The inner wall 24 defining the bore 20 includes two longitudinal, diametrically opposed channels 26 a and 26 b that are parallel to the longitudinal axis 21 of the bore 20. Each of the channels 26 a and 26 b is semicircular in cross-section, comprising at least 180 degrees. Cylindrical rods 28 a and 28 b are mounted within the channels 26 a and 26 b, extending inwardly from the inner wall 14 toward the axis 21 to define longitudinal keys.
The inner wall 24 of the sleeve 14 is of a smaller diameter adjacent the secured end 16 than it is adjacent to the distal end 18, thus defining a shoulder 30 that is preferably beveled toward the secured end at an angle of about 30 degrees. An elongated inner sleeve 32 having an sleeve end 34 and a rim end 36 is rotatably mounted coaxially within the sleeve 14. The sleeve end 34 of the inner sleeve is flared at an angle of about 30 degrees so as to engage the shoulder 30 of the sleeve 14. The rim end of the inner sleeve 32 extends through an aperture 23 defined in the wheel rim 12 and is outwardly flared to allow rotation within the aperture 23, but not allow removal of the inner sleeve from the aperture 23. The sleeve end 34 of the inner sleeve 32 includes two diametrically opposed notches 37 a and 37 b adapted to engage the rods 28 a and 28 b, thus preventing rotation of the inner sleeve 32 relative to the sleeve 14.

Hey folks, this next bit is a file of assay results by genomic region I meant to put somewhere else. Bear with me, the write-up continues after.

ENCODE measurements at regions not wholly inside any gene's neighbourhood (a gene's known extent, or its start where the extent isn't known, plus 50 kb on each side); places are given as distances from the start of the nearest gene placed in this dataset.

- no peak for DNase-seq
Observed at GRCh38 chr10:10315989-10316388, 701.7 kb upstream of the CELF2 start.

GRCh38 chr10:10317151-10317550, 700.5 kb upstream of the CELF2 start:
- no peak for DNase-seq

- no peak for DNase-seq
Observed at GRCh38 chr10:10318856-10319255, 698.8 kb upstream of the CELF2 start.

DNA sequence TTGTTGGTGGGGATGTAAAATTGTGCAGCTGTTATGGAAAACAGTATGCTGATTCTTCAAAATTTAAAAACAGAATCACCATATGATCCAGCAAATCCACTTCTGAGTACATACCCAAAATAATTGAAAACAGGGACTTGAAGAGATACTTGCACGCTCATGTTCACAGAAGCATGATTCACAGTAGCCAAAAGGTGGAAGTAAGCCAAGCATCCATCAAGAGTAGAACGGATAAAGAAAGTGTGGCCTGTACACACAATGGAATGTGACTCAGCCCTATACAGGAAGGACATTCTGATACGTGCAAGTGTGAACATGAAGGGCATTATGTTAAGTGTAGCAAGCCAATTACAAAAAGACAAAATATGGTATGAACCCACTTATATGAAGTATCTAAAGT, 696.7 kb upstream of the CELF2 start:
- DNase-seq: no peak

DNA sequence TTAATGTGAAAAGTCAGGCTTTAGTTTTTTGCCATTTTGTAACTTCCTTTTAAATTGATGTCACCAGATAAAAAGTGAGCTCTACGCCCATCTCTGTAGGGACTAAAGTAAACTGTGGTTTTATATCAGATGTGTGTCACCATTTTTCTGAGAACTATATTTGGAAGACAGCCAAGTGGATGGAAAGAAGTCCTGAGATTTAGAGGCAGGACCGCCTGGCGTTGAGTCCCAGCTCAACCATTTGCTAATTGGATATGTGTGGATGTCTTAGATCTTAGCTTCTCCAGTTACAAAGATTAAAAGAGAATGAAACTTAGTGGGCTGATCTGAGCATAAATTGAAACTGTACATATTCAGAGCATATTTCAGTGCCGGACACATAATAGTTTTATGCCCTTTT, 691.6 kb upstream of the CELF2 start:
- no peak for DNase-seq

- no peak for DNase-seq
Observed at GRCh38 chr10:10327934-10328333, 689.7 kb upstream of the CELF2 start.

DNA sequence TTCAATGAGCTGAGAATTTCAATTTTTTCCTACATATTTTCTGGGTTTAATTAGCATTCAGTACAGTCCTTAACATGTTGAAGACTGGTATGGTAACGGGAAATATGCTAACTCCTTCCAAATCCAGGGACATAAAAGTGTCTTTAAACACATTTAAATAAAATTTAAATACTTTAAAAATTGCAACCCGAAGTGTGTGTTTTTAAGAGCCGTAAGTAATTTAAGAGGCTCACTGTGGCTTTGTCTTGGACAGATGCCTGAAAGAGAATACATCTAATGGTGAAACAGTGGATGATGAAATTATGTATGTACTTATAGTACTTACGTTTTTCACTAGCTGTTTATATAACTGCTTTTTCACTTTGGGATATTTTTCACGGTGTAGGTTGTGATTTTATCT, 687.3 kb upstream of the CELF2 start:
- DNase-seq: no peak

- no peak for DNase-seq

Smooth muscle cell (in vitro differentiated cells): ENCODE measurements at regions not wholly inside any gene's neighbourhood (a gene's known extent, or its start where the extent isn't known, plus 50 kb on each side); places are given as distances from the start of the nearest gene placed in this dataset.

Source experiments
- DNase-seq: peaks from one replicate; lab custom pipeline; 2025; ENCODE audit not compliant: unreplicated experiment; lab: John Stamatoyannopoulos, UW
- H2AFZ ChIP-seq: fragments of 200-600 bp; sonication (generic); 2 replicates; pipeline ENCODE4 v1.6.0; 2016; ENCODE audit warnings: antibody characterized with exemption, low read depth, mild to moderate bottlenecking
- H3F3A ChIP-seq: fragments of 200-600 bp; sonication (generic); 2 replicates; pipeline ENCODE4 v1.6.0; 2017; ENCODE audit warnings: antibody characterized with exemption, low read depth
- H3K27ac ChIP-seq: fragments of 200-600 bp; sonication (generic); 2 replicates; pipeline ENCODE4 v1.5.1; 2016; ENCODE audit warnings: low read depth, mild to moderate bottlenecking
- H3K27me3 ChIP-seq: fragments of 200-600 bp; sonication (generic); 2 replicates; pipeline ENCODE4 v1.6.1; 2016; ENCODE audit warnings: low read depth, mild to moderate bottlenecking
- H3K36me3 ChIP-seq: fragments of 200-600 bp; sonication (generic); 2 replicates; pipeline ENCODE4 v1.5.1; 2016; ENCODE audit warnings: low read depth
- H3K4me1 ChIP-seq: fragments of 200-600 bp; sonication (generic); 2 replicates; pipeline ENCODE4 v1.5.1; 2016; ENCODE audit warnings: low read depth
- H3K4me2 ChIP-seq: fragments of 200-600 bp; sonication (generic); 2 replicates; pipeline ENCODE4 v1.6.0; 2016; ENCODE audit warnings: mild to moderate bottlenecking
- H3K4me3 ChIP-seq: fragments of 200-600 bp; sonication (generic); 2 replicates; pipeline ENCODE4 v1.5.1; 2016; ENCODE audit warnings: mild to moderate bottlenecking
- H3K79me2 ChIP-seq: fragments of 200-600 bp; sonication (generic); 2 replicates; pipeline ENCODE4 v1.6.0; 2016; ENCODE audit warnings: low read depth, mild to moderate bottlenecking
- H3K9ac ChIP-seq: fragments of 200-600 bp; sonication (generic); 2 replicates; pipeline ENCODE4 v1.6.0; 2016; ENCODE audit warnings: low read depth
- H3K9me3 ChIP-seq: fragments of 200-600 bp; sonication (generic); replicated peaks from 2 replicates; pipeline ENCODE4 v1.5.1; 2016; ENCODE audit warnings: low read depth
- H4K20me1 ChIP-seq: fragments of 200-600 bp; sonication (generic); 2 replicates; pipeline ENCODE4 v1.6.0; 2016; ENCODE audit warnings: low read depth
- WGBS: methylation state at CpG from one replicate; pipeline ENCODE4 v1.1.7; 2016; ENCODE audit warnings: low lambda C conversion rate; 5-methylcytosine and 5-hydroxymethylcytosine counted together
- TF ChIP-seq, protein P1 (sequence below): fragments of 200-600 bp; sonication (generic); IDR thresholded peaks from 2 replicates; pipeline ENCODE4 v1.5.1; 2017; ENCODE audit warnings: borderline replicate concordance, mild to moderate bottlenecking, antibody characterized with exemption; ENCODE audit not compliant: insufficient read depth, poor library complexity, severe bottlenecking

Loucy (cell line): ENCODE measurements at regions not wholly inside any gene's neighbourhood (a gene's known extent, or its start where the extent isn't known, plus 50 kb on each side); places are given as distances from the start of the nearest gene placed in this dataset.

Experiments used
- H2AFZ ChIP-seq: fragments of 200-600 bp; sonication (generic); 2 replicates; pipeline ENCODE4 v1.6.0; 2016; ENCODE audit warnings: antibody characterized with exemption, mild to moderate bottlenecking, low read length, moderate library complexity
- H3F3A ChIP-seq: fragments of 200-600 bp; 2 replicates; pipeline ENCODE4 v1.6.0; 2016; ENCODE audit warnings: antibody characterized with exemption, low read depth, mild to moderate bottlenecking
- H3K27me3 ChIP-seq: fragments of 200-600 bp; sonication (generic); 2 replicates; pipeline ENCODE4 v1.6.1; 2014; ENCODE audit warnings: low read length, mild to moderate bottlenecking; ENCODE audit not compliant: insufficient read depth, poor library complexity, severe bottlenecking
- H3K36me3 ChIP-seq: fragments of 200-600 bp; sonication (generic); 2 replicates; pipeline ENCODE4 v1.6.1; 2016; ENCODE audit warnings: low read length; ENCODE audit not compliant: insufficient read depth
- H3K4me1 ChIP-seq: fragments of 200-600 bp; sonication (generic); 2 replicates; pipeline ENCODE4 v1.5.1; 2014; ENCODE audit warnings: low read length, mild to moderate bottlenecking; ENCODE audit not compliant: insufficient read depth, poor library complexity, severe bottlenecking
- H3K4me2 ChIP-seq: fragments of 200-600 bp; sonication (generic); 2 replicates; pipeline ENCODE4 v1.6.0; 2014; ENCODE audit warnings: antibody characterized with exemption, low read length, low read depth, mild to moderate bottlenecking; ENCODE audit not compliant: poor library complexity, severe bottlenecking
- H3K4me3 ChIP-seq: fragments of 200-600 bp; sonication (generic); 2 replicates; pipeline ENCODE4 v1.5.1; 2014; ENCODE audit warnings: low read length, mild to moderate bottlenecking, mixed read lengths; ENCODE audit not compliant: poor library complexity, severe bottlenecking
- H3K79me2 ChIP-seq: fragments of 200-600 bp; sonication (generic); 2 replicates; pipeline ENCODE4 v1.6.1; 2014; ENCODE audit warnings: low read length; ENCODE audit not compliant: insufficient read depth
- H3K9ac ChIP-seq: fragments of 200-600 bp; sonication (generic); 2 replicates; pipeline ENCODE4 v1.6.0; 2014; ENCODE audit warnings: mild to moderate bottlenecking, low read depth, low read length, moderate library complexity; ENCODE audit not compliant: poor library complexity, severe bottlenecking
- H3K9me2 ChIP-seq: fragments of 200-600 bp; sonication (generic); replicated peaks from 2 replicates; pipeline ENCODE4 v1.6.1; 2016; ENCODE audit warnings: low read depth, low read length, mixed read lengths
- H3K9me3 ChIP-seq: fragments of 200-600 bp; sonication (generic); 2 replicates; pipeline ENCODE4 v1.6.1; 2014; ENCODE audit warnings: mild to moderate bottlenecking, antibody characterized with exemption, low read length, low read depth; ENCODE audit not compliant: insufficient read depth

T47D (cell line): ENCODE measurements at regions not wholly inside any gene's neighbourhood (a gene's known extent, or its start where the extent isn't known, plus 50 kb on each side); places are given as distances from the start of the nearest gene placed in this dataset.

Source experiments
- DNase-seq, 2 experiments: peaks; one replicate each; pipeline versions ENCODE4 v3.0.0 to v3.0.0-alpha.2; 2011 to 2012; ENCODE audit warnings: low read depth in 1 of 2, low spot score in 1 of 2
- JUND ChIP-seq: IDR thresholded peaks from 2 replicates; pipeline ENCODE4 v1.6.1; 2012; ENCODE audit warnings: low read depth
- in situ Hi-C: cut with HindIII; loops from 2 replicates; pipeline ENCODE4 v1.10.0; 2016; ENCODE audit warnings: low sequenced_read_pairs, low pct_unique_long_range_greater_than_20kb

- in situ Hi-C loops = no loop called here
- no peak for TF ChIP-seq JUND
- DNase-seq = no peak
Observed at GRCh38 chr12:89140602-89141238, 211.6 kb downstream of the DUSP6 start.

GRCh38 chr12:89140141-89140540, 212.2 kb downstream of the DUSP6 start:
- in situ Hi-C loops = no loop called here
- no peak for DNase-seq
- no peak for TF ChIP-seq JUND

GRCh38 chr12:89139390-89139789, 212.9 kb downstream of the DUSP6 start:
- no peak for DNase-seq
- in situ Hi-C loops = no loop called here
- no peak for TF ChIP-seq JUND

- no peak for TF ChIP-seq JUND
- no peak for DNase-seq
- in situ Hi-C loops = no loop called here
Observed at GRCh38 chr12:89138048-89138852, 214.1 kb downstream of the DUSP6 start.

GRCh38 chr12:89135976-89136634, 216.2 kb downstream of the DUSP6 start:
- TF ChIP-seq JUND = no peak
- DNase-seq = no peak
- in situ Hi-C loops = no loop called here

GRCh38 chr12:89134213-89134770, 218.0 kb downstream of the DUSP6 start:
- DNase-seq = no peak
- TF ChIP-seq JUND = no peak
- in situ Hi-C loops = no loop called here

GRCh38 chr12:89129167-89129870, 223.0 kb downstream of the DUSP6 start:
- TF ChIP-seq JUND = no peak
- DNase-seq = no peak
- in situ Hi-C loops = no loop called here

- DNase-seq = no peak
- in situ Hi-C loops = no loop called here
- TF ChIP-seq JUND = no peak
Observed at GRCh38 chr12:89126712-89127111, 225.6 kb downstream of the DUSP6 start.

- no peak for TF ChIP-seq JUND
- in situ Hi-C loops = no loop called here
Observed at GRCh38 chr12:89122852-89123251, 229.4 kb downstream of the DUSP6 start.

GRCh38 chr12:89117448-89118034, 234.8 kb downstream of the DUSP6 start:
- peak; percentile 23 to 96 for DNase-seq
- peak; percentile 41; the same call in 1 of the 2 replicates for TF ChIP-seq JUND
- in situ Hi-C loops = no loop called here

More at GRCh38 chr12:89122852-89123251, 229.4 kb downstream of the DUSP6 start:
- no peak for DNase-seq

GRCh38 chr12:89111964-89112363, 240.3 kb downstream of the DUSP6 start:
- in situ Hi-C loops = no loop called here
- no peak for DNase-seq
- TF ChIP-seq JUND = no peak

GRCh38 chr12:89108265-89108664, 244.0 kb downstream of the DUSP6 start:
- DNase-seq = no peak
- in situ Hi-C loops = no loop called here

A nut 40 including a central threaded bore 42 is slidably mounted within the bore 20 of the sleeve 14. The axis of the central threaded bore 42 is coaxial with the bore 20. Two diametrically opposed channels 44 a and 44 b are defined in the outer cylindrical surface of the nut 40. The channels 44 a and 44 b are adapted to slidingly receive a portion of the rods 28 a and 28 b, respectively. The nut 40 is thus slidable longitudinally within the bore 20, but is prevented from rotating relative to the sleeve 14 by the keying engagement of the rod 28 a within the channels 26 a and 44 a and the keying engagement of the rod 28 b within the channels 26 b and 44 b. The threads 46 of the nut 40 are adapted to matingly receive the threaded stud 17. The end of the nut adjacent to the inner sleeve 32 is beveled at an angle of about 30 degrees to provide mating engagement with the flared sleeve end 34.
In an alternative embodiment that does not include rods 28 a and 28 b as keys, a nut 60 be formed with a non-circular cross-section, such as a hexagon, for example, as depicted in FIG. 4, provided that the bore 20 has a similar, yet larger, cross-section adapted to allow sliding axial movement by the nut 40 and to prevent independent rotation of the nut 40 relative to the sleeve 14. It will be recognized by those skilled in the art that other means may be used to prevent independent rotation of the sleeve 14 and the nut 40.